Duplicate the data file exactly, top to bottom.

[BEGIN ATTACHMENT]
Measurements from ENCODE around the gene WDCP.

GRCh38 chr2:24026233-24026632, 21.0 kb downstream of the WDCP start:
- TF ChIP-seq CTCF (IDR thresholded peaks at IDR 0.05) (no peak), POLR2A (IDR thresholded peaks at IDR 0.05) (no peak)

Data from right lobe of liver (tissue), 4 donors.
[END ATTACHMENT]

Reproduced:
Measurements from ENCODE around the gene WDCP.

GRCh38 chr2:24026233-24026632, 21.0 kb downstream of the WDCP start:
- TF ChIP-seq CTCF (IDR thresholded peaks at IDR 0.05) (no peak), POLR2A (IDR thresholded peaks at IDR 0.05) (no peak)

Data from right lobe of liver (tissue), 4 donors.